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US Senate rejects Democrats on documents, witness in Trump impeachment trial

Updated: 2020-01-22 14:47
US Senate Majority Leader Mitch McConnell (R-KY) enters the Senate Floor during US President Donald Trump's Senate Impeachment Trial in Washington, US, Jan 21, 2020. [Photo/Agencies]

WASHINGTON - The Republican-controlled US Senate blocked Democratic attempts on Tuesday to obtain evidence and call a witness in President Donald Trump's impeachment trial, an early sign the proceeding could advance on lines favorable to Trump.

As the third presidential impeachment trial in US history began in earnest, Trump's chief legal defender described the case as a baseless effort to overturn the 2016 election and a top Democratic lawmaker said there was "overwhelming" evidence of wrongdoing.

After US Chief Justice John Roberts convened the proceedings, the two sides quickly began squabbling over Senate Majority Leader Mitch McConnell's proposed rules for a trial to determine if Trump should be removed from office.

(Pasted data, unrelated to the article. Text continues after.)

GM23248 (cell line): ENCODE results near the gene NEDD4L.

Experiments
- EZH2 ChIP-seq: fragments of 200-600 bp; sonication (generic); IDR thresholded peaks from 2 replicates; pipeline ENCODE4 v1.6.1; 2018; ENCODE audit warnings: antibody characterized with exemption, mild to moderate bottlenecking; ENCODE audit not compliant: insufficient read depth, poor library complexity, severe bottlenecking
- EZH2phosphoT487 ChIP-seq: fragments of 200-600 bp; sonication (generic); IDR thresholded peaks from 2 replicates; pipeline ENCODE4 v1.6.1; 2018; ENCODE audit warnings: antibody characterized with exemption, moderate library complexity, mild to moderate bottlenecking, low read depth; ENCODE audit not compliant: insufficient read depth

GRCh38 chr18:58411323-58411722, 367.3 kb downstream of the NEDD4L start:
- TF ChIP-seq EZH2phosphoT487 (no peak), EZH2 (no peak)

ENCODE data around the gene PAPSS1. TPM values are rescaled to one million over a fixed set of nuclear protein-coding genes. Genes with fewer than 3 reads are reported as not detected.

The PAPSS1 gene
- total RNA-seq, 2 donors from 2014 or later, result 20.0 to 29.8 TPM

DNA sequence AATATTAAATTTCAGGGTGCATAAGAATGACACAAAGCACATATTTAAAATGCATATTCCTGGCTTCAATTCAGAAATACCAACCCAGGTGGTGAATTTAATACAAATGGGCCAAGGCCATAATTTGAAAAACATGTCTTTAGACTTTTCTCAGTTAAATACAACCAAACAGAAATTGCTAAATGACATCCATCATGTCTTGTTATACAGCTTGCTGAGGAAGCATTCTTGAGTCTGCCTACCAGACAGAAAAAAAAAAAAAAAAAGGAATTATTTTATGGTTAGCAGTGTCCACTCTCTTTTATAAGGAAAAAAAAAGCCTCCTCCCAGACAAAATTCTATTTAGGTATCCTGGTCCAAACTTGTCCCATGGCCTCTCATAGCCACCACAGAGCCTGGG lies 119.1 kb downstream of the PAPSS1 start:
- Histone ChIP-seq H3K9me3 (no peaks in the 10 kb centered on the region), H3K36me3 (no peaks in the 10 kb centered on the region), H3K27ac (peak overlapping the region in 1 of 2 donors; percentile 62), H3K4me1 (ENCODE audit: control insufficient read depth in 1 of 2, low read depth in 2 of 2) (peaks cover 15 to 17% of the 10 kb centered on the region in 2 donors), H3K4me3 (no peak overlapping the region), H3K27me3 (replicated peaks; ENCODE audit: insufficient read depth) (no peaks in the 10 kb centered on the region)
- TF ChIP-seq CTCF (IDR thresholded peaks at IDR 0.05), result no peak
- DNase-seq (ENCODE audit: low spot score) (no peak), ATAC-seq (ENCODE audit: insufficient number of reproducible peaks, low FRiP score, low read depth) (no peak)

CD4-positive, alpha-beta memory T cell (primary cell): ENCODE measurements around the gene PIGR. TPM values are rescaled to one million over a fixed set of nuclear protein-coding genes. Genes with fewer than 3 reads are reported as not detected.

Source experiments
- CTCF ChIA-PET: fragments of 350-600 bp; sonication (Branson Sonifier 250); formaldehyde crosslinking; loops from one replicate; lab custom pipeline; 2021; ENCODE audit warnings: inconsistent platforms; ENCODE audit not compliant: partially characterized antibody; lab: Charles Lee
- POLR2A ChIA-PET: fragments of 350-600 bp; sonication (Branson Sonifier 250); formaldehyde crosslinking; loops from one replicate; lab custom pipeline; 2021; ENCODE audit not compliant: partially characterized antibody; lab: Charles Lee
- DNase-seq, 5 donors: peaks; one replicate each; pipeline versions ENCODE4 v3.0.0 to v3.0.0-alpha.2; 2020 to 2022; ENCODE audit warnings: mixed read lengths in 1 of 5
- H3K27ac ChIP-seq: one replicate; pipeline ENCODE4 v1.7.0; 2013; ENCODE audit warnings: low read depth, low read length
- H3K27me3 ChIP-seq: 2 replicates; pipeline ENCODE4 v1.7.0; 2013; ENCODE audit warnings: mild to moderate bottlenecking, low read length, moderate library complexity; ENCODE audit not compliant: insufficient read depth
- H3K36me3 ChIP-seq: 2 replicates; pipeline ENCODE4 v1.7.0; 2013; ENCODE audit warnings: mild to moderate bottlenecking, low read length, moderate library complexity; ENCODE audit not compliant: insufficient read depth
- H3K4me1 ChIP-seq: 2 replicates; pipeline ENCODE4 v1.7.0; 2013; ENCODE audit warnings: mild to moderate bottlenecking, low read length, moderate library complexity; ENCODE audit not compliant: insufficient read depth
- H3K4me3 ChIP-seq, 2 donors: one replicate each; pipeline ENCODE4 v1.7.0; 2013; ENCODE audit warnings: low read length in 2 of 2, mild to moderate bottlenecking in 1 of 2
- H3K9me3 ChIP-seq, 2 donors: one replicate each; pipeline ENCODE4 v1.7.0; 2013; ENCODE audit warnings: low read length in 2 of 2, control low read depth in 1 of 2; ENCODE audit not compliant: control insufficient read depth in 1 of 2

Trump, who was impeached last month by the Democratic-led House of Representatives on charges of abuse of power and obstruction of Congress, is accused of pressuring Ukraine to investigate former Democratic Vice President Joe Biden, a political rival, and then impeding the inquiry into the matter.

The president denies any wrongdoing and describes his impeachment as a partisan hoax to derail his 2020 re-election effort.

Senators voted along party lines, 53-47, to block four separate motions from Democratic leader Chuck Schumer to subpoena records and documents from the White House, the State Department, the Defense Department, and the Office of Management and Budget related to Trump's dealings with Ukraine.

Senators also rejected by the same tally a request for a subpoena seeking the testimony of acting White House Chief of Staff Mick Mulvaney.

White House counsel Pat Cipollone, who is leading Trump's defense, attacked the foundation of the charges against the Republican president and said Democrats had not come close to meeting the US Constitution's standard for impeachment.

"The only conclusion will be that the president has done absolutely nothing wrong," Cipollone said, arguing in favor of McConnell's proposal to wait until later in the trial to decide whether to allow further witnesses or documents.

"There is absolutely no case," he said.


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